‍With many of us using containers to ship our goods, it’s important to know how many CBMs can be accommodated in a standard 20-foot, 40-foot and 45-foot container:‍Note: HC means High Cube; Payload is the maximum cargo weight a container can hold  

How many CBMs in a pallet?

‍Like containers, pallets – flat structures used to support and secure cargo – come in standard sizes. The most common ones are the 48’’ x 40’’, 42’’ x 42’’ and 48’’ x 48’’ 1 pallet. One of these standard pallets can accommodate 1.26 m³. 

JSX Lab can customize all wooden pallets for different industries to deliver your goods worldwide.

Read: Pallets in Johor Bahru, Malaysia and Singapore

How do you calculate CBM for irregularly shaped packages?

‍All the dimensions and calculations mentioned so far in this article have been for packages with a regular shape, such as a cube or cuboid. A carton is a package with a regular shape, for which the formula is Length x Width x Height = CBM. But what if your package has an irregular shape? How do you measure its CBM?

1. Cylindrical package: 

A rolled carpet or a pipe, for example. Set the package upright and measure its height and radius (which is half of its diameter). Measurements should be in metres. Now use the formula π x r ² x h = CBM, where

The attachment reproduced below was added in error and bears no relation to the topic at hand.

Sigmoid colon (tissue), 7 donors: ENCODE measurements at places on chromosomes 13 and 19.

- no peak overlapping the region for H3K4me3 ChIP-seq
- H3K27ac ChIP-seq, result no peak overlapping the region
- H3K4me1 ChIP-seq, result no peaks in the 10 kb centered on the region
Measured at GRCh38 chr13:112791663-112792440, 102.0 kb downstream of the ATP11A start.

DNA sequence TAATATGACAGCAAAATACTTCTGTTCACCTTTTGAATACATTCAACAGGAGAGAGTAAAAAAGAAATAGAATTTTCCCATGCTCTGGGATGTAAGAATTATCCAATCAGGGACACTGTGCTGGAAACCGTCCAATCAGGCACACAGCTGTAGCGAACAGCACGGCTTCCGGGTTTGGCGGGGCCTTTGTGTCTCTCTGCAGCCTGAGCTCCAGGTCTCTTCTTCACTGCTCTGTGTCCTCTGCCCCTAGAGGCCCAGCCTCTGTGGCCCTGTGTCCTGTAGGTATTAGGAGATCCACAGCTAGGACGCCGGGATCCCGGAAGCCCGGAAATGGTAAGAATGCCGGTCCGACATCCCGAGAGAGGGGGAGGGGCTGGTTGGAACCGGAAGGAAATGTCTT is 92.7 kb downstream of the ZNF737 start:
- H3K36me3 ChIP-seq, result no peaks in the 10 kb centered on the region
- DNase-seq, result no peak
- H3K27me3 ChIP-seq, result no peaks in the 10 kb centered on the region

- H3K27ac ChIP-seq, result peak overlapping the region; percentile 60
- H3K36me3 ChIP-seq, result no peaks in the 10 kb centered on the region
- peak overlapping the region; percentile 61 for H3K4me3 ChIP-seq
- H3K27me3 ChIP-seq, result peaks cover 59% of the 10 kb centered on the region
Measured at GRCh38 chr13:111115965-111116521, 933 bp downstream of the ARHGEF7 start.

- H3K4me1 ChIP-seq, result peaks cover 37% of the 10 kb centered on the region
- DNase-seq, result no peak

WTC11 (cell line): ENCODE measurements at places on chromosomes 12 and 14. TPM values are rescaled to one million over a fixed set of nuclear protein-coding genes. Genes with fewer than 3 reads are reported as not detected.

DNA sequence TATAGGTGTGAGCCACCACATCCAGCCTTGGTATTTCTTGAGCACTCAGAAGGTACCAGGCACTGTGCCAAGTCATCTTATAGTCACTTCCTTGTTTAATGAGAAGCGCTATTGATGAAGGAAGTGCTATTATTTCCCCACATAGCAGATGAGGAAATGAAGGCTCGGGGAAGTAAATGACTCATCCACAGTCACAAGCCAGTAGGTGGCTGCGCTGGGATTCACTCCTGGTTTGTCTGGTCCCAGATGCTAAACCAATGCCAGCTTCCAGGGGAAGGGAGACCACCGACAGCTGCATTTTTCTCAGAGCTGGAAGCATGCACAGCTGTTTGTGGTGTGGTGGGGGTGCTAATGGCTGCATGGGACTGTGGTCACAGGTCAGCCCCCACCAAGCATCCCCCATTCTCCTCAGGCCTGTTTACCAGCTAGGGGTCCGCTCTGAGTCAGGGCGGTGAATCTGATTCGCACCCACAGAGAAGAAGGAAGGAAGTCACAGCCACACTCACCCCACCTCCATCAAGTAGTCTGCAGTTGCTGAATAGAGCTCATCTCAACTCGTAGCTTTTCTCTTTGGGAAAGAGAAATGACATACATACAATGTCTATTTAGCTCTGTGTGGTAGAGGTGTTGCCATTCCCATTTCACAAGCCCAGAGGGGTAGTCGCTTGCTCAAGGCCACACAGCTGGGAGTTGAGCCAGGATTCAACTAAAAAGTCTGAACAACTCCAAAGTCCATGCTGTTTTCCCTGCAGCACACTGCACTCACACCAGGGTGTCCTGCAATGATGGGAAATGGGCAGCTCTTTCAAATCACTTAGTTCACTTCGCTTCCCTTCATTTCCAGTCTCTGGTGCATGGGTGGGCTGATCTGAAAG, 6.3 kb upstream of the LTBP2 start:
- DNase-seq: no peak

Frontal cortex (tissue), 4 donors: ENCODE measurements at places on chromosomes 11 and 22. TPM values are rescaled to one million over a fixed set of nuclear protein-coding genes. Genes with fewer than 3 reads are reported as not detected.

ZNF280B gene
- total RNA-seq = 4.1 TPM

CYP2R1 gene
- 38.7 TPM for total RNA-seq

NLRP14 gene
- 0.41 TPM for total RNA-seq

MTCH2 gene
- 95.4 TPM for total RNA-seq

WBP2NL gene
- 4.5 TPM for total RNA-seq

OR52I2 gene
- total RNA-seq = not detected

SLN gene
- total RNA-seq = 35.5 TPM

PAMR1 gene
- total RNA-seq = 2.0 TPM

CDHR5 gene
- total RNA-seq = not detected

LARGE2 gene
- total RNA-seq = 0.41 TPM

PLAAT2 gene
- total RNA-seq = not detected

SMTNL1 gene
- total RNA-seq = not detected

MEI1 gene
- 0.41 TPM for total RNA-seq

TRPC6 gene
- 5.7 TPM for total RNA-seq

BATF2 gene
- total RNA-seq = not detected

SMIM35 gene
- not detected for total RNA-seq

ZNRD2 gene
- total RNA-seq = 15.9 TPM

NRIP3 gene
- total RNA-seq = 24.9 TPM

• π is the symbol for pi, which is the ratio of the circumference to the diameter of a circle, conventionally equal to 3.14
  • r is the radius
  • h is the height (which is equal to the length)

2. Irregularly shaped package: 

To measure the CBM of such a package, measure its longest length, longest width and longest height. Then use the formula Length (max) x Width (max) x Height (max) = CBM.        

Measurements and conversions

Since CBM is calculated in meters, here’s how you can convert your cargo measurements into meters:

  • Foot to meter: 1 foot equals 0.3048 meters, so multiply the foot value by 0.3048
  • Inch to meter: 1 inch equals 0.0254 meters, so multiply by 0.0254
  • Centimeter to meter: 1 centimeter equals 0.01 meters, so multiply by 0.01

How does CBM impact freight rates?

‍When we say that cargo volume or CBM determines your freight cost, we’re not just talking about the carrier’s charges for transporting your goods. When you receive a freight quote, it includes many other charges and surcharges, all or some of which might also be calculated on the basis of CBM. These include:

  • Terminal handling charges: These are costs associated with the use of equipment and property owned by terminals at the origin and destination and the use of labor provided by them for the loading/unloading of cargo and their transport.        
  • Inland haulage charges: These are costs associated with the movement of cargo from the inland container depot/container freight station to the port of loading or vice-versa.      
  • Bunker Adjustment Factor (BAF): Also called Fuel Adjustment Factor, this is an additional charge levied by carriers to account for fuel price fluctuations.

Currency Adjustment Factor (CAF): This is a surcharge levied by carriers to compensate for currency rate fluctuations to the base exchange rate.